Following is what it should look like according to Seeed (the specifier of the Grove connector).

Notice that the Renesas connector is backwards.

To correct this error, there are a few options.

  1. Desolder the connector from the Renesas DK-S124, and resolder it with the proper orientation.
  2. Desolder the connector from the Seeed IMU and resolder it with the proper orientation.
  3. Cut the connector cable and swap the wires around, soldering them for a good connection.
  4. Pry the contacts in the cable connector on one end with a small screw-driver and reinsert them to make a crossover cable. (Best option)

Each option has its advantages and disadvantages. Option one would fix the error forever, but comes with the possibility of breaking your dev-board if you do not have a steady hand. Option two is similar to option one, but does not solve the problem and is made more difficult by the fact the connector is surface mount on the Seeed IMU and its contacts are bent one way already, as opposed to the through hole one on the DK-S124. Additionally, this would only solve the problem for this IMU and it could not be used for any other normal Grove connector, possibly making this the worst option. Option 3 is a simple option, but will leave you with an ugly cable. Finally, Option 4 is what will be covered in this guide as it offers the smallest liability to your components and will leave you with a nice Grove crossover cable (something which should not exist).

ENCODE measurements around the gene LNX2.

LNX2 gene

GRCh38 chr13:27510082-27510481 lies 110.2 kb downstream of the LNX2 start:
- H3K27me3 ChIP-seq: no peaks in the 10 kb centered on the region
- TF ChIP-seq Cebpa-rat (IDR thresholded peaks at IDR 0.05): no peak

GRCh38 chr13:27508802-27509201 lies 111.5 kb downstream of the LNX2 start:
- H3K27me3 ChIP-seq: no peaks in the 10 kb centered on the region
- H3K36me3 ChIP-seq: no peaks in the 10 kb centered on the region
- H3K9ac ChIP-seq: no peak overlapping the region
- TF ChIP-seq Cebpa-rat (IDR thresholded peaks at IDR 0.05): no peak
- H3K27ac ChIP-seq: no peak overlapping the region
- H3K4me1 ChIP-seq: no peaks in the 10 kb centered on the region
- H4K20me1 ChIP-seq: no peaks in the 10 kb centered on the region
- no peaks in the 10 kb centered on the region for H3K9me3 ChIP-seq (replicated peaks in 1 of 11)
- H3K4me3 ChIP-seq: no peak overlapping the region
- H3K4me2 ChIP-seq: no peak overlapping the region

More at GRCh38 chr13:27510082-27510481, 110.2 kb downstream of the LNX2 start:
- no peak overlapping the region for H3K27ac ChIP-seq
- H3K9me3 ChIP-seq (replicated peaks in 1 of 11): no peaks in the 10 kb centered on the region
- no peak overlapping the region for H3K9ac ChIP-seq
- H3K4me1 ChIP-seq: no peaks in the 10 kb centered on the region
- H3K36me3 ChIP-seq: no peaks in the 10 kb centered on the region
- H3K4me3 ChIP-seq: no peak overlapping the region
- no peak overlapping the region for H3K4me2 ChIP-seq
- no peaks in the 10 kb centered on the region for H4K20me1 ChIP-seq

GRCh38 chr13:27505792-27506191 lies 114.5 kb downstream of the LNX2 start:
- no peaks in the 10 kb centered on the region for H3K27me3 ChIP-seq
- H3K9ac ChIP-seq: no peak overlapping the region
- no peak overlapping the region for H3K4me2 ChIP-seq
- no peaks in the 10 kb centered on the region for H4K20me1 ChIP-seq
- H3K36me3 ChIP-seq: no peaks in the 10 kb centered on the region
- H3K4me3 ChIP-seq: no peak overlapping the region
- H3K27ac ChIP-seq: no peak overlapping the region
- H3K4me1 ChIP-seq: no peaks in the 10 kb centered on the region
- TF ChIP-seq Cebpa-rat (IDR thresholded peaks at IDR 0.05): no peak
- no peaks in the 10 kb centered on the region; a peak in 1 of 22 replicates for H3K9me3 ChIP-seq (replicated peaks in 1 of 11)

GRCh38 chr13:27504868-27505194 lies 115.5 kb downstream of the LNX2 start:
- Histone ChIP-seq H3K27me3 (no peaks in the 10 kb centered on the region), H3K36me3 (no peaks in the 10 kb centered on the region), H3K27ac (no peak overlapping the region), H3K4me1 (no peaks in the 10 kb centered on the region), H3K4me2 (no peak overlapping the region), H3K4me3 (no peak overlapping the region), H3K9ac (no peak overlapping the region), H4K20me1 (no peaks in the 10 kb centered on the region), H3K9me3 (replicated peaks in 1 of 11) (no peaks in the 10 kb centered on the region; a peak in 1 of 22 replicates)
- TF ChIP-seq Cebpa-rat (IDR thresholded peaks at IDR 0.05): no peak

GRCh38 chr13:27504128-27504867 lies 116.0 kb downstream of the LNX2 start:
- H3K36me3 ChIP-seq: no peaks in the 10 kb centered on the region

Moving the contacts around

To convert your Seeed Grove cable to a Renesas Grove-Evorg crossover cable, you will need a small screwdriver/pick that can pry underneath the plastic tabs holding the contacts in place.

Simply lift the small plastic tab and pull on the wire to release the socket. Do this for each wire on one and only one connector. Then reinsert the contacts in reverse order. When you are done, your IMU/Cable/Dev-board setup should look like this:

Note that the black wire is GND, the red wire is 3.3V,  and the yellow and white wires are the I2C lines. The label and color matchups on the DK-S124 should match the label and color matchups on the Seeed IMU.

Configuring the Threads and Modules

Now that the hardware has been configured properly, it is time to setup the software. Create a new project in e2 studio, remembering to select the proper board (if this step seems unfamiliar, please refer to EWFSDAFSAD). Next, open up the project configuration tab and create a new thread. This will be the I2C thread, and it will post a message if the accelerometer is read to have an acceleration above a certain threshold (this could be a collision detection or a passenger safety warning).

After the thread has been created, add the I2C driver from Driver>Connectivity>I2C Master Driver on r_riic. Then, for this accelerometer the device Slave Address is 0x6A. Be sure to change this in the properties section of the I2C thread.

The second thread to create is the LED thread. This thread needs the Messaging Framework from Framework>Services>Messaging Framework on sf_message. Add it, and it will be configured from the Messaging Tab after this next driver is added. The other driver this thread will need is the External IRQ Driver on r_icu from Driver>Input>External IRQ driver on r_icu. Add it and change the Channel to 3 (the channel that SW2 is on), set Trigger to “Falling”, change the Callback to “irq3_callback” and the Interrupt Priority to “Priority 1”. Next, go to the pins tab and expand the Ports section. Make sure P004 is set in Input Mode, None for pullup, and IRQ3 for IRQ. It is not necessary to add the ioport driver to this thread, because that module is global to the entire application and is already present in the HAL/Common thread.